Friday, January 25, 2013

Some Beautiful Things

Part of a series of Lists of Cool Things.

Up here in the crow's nest I am swimming through the breeze
One last memory from the sun as it is sinking by degrees
And, high above, the albatross is following its light,
And I will sing to her as she flies by 
On this beautiful night.

Some weeks when Friday rolls around, I'm feeling really creative and want to express myself. This week, I'm worn out from work. Instead of self-expression, I thought I would post some things I encountered in the last week that I thought were very beautiful.

Janelle Monae's "The ArchAndroid" is an album that tells the story of a messianic android who, among other things, falls in love with a human named Sir Greendown. This song is her love song to him, and while I can't say I understand the full depth of meaning in lines like "Here the dolphins walk like men/here the cyborgs have a plan," I find the really lush and strange sonic landscape the artist creates, not to mention her plaintive and stirring voice, achingly beautiful. This is the song I listen to when I can't work anymore and need a moment of peace.


The next beautiful thing is from my current attempt to read the Bible cover to cover; it is from the first book of the Bible, Genesis. In this story, there are two twin brothers. The younger brother, Jacob (whose name means "supplanter," that is, someone who takes someone else's place) has just deceived his old blind father, Isaac, into thinking that he is the older brother, Esau, and giving him (Jacob) the blessing that should belong to the firstborn:
As soon as Issac had finished blessing Jacob, when Jacob had scarcely gone out from the presence of his father Isaac, his brother Esau came in from his hunting. He also prepared savory food, and brought it to his father.
And he said to his father, "Let my father sit up and eat of his son's game, so that you may bless me."
His father Isaac said to him, "Who are you?"
He answered, "I am your firstborn son, Esau."
Then Isaac trembled violently, and said, "Who was it then that hunted game and brought it to me, and I ate it all before you came, and I have blessed him?—yes, and blessed shall he be!"
When Esau heard his father's words, he cried out with an exceedingly great and bitter cry, "Bless me also, father!"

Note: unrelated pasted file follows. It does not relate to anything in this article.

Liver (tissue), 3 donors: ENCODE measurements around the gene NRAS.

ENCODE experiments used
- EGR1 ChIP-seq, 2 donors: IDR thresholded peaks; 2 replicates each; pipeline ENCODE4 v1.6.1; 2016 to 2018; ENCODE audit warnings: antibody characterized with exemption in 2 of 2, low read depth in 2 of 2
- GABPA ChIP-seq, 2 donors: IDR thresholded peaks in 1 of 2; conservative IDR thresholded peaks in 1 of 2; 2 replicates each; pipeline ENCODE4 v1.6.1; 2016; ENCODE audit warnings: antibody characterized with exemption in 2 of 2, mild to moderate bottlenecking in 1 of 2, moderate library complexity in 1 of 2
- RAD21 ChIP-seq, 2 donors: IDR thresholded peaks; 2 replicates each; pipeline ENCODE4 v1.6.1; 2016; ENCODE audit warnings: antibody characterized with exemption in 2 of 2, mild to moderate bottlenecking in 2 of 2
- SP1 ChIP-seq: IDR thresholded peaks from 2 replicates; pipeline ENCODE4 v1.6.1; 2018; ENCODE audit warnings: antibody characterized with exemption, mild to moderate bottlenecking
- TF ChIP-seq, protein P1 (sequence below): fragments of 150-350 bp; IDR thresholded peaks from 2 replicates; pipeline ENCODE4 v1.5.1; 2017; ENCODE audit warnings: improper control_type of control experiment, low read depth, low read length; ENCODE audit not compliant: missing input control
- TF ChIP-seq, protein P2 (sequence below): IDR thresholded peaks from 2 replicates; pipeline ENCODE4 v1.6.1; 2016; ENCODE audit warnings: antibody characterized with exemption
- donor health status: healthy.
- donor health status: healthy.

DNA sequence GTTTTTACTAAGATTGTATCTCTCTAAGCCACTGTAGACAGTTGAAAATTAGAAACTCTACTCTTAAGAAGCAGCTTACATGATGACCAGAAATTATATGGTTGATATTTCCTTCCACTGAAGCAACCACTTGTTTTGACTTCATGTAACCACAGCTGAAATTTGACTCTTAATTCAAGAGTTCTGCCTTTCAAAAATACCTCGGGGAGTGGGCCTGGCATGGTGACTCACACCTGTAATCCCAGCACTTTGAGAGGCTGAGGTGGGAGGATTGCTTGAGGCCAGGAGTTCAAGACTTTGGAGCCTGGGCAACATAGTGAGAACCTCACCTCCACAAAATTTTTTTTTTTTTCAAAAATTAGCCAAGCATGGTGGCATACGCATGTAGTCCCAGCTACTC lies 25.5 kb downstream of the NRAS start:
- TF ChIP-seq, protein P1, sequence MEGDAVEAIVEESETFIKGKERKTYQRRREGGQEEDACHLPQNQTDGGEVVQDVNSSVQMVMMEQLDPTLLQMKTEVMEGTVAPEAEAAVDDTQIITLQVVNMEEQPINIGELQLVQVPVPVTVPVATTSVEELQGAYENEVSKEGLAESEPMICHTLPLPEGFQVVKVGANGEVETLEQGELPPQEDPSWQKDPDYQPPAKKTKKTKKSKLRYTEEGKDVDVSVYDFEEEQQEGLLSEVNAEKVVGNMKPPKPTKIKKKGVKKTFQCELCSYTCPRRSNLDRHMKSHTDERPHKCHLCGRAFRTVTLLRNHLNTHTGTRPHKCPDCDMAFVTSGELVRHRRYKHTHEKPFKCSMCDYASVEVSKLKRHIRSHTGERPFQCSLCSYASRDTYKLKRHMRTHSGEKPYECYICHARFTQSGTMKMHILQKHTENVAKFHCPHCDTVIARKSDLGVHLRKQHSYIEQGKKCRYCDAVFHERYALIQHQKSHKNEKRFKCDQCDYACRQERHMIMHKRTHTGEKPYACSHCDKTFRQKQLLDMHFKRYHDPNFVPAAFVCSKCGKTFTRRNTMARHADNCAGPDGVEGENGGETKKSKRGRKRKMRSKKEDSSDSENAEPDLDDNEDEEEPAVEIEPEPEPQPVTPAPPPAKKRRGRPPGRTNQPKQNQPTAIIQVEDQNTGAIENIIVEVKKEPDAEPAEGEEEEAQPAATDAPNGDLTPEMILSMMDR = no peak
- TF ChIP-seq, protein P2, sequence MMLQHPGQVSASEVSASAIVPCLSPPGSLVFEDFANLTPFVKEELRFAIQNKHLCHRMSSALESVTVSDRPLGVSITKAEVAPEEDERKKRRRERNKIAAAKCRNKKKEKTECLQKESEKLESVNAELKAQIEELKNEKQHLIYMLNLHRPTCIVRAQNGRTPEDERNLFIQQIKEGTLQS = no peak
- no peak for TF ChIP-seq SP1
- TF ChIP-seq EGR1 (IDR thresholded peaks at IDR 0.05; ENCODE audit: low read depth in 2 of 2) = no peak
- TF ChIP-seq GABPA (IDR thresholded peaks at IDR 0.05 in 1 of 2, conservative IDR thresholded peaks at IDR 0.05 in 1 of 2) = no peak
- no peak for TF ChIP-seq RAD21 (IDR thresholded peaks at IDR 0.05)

But he said, "Your brother came deceitfully, and he has taken away your blessing." 
Esau said, "Is he not rightly named Jacob [Supplanter]? For he has supplanted me these two times. He took away my birthright; and look, now he has take away my blessing."
The Bible's language can take a little getting used to, but I find its depiction of this incredibly fraught familial episode to be beautiful in its cuttingly bare-bones and barefaced expression of anger and grief.


The last beautiful thing is a paragraph from Gilead, a favorite book of mine. In this section, a boy goes with his father into the drought-ridden Kansas hinterlands of 1892, looking for his grandfather's grave, to tend to it, as he had passed away while working as an itinerant preacher. Just before the paragraph starts, they finish tending to the weed-grown, dusty dry graveyard, and the boy's father says a prayer:
Every prayer seemed long to me at that age, and I was truly bone tired. I tried to keep my eyes closed, but after a while I had to look around a little. And this is something I remember very well. At first I thought I saw the sun setting in the east; I knew where the east was, because the sun was just over the horizon when we got there that morning. Then I realize that what I saw was a full moon rising just as the sun was going down. Each of them was standing on its edge, with the most wonderful light between them. It seemed as if you could touch it, as if there were palpable currents of light passing back and forth, as if there were great taut skeins of light suspended between them. I wanted my father to see it, but I knew I'd have to startle him out of his prayer, and I wanted to do it the best way, so I took his hand and kissed it. And then I said, "Look at the moon." And he did. We just stood there until the sun was down and the moon was up. They seemed to float on the horizon quite a long time, I suppose because they were both so bright you couldn't get a clear look at them. And that grave, and my father and I, were exactly between them, which seemed amazing to me at the time, since I hadn't given much thought to the nature of the horizon.
My father said, "I would never have thought this place could be beautiful. I'm glad to know that."
What I love about this passage is the startling joy of finding unexpected beauty in the wild, dreary, death-filled country graveyard; it is the narrator's joy, and also the reader's.

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1 comment:

  1. Thanks for this. I needed some beautiful things today.

    Another one to add to the (current) favorite Josh Ritter song: